Unsurprisingly for a town so famous for its food, Hoi An has a good selection of marketplaces. Each has a distinct flavour, Tiger Market is no different with the added seasoning of a little bit of local folklore thrown in.
Ok, firstly what’s with the name? Do I have to call the WWF?
Nah, hold the phone. In days gone by the area was deep jungle. When farmers living close by heard the roar of a tiger they began to fear for their livestock but much to their relief, the tiger never struck; in fact it seemed to scare away other predators instead. Thankful for their new protector, the farmers built a temple – one that still stands today close to the market and gives it its name.
So absolutely no tigers for sale then?
No tigers for sale, or any other big cats for that matter. Just super fresh produce from the land and sea around Hoi An. Full disclosure – you might see a shark or two in the fish section, but that’s another tale…or should that be tail?!
Aw that is a lovely origin story. So where is this Tiger Market?
Close. Really close. A five-minute cycle north of the Old Town. Find Le Loi and just carry on heading north until the road makes a noticeable swing left. Swing with it and there you are. With a multitude of smiling flower sellers lining the pavement near the entrance, it’s hard to miss. The Tiger Temple, also known as Mieu Ong Cop, can be found close by at the corner of Ton Duc Than and Phan Dinh Phung. Clue, it has a picture of a tiger on the front.
Great so it is close but do I have to get up crazy early?
Not so much – unlike the early birds at the Central Market or Ba Le, the stall holders at Tiger Market seem to like a bit of a lie-in. It doesn’t really get hopping until after 8am and even then, some sellers are just getting set up. Lazybones.
So far so good but how is it different to Hoi An’s other markets?
Well, just like you and I are different, markets too can have different personalities. Tiger Market is much less ‘in-your-face’ and bombastic than the Central Market. And whilst the stall holders are definitely approachable, they seem a little more shy and less used to interacting with foreigners than those at Ba Le market. Out of the three, Tiger Market is definitely a local market for local people and on the whole the stall holders seem content to let you wander and browse unmolested.
Even the layout of the market seems to favour a more leisurely approach to shopping. The stalls are quite spread out, with more room to manoeuvre, and the ceilings of the main block are high, really high. Perfect for those lumbering foreign giants amongst us who haven’t quite mastered the 90 degree walking bend required to squeeze into some of Vietnam’s Lilliputian marketplaces.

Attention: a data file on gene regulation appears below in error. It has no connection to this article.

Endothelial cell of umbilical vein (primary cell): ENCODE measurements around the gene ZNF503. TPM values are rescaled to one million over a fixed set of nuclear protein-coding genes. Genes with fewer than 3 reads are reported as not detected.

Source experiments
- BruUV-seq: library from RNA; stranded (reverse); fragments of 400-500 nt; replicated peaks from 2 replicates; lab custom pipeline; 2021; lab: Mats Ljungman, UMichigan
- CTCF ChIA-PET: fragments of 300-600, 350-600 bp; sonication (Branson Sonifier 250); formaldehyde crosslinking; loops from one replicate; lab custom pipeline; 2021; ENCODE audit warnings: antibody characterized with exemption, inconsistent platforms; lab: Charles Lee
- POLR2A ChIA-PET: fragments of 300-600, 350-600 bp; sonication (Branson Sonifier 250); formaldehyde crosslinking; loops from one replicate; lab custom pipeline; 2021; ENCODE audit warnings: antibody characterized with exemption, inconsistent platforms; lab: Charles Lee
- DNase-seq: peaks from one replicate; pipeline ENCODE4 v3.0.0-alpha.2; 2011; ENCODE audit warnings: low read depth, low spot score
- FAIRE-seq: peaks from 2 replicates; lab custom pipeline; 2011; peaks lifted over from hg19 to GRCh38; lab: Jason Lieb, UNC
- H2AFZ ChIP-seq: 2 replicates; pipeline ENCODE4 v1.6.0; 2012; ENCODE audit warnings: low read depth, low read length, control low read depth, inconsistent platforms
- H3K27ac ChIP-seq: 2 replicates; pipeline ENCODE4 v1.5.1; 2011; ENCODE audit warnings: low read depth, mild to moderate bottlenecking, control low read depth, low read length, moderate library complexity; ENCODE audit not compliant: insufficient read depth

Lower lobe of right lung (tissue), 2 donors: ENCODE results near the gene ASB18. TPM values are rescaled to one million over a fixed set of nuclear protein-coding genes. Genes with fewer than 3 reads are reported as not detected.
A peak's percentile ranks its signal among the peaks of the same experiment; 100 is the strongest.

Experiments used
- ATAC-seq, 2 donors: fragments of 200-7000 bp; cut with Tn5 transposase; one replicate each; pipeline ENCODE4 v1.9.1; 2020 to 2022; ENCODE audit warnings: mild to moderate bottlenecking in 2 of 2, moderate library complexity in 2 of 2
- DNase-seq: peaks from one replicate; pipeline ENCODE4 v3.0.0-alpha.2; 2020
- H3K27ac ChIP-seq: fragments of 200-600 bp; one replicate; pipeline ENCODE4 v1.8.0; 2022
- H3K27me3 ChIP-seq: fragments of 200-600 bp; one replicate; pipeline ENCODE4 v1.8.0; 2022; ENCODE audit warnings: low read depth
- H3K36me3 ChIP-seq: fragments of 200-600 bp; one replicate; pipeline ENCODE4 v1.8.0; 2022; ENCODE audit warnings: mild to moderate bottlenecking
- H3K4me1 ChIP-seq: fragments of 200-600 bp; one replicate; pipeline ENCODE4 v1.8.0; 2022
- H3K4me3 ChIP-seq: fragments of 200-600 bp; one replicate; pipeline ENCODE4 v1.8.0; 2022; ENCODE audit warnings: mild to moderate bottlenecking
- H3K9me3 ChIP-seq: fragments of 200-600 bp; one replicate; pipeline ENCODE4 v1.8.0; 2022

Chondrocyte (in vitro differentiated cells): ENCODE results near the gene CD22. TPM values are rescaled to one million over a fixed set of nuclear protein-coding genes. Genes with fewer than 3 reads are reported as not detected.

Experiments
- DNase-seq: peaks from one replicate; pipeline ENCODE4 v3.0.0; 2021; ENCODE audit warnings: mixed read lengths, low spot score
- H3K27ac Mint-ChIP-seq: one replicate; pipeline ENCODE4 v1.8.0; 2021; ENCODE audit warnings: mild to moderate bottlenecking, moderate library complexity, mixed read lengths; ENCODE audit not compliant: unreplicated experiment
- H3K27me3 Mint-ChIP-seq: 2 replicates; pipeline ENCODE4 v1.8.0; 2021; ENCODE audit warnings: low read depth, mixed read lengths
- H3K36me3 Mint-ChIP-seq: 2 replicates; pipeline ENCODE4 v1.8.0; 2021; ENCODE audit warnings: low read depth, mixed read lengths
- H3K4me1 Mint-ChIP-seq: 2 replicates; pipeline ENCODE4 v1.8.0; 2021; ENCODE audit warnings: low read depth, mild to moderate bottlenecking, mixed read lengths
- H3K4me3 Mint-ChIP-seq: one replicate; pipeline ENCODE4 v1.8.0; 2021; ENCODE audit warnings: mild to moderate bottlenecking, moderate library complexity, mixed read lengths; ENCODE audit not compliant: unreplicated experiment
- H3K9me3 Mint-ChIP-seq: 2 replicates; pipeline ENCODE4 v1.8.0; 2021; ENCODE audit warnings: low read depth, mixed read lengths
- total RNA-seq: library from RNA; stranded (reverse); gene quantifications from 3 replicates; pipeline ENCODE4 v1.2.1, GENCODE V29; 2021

So it’s relaxed and good for tall folk – that’s nice! But I’m going to need a little more persuading…
Ok, how about this… Despite being the least visited by tourists and expats, conversely one of Tiger Market’s biggest draws is its ability to satisfy a number of Western cravings.
I’m intrigued. Go on.
Well not strictly in the market, but Hoi An’s best value convenience store/mini supermarket is located just on the eastern fringe of the market proper, across the road from the main entrance. Look out for the red and green sign of Hang Nga and head inside to find a treasure trove of familiar goods. If you are jonesing for peanut butter, Nutella, real Heinz tomato sauce, a good selection of cheese (yes, real cheese!), this place will hook you up. And better still, when the smiling staff ring up your bill you won’t feel as if you’ve been hoisted up by your ankles and every last Dong in your pocket shaken out.
Cheese. Real Cheese. Stop the lights! I don’t believe it. Can this place get any better?!
Actually, yes. Tiger Market has one last little treat up its sleeve to separate it from the competition. Second-hand clothes. If you’re in town for a little while and feel the need to spruce up your wardrobe without breaking the bank, Tiger Market literally has bags of second-hand clothes, and all for next to nothing. And we’re talking normal clothes here, not the pastel-coloured, touristy yoga-chic on offer in the Old Town boutiques. Hats, jeans, t-shirts, jumpers, trainers, the lot.
The downside is you may have to get your jumble rumble on and patiently sift through a fair number of bags to find a gem, especially one in your size. But of course, that’s half the fun. Added bonus: there’s enough denim available that you could easily get some friends together and reshoot some early Boyzone videos.
Ok, you’ve convinced me. Give me the basic layout.
The layout is super simple. Fish at the front, meat at the back. And then fruit and veg all the way around every side. Plus, to the south of the meat section, tucked behind some general produce stalls, are some very friendly tailors.
Park your bike outside the Hang Nga convenience store, otherwise you may find it picked up lock and all and moved half a mile away by industrious women wanting the precious real estate to set up their baskets and sell their produce.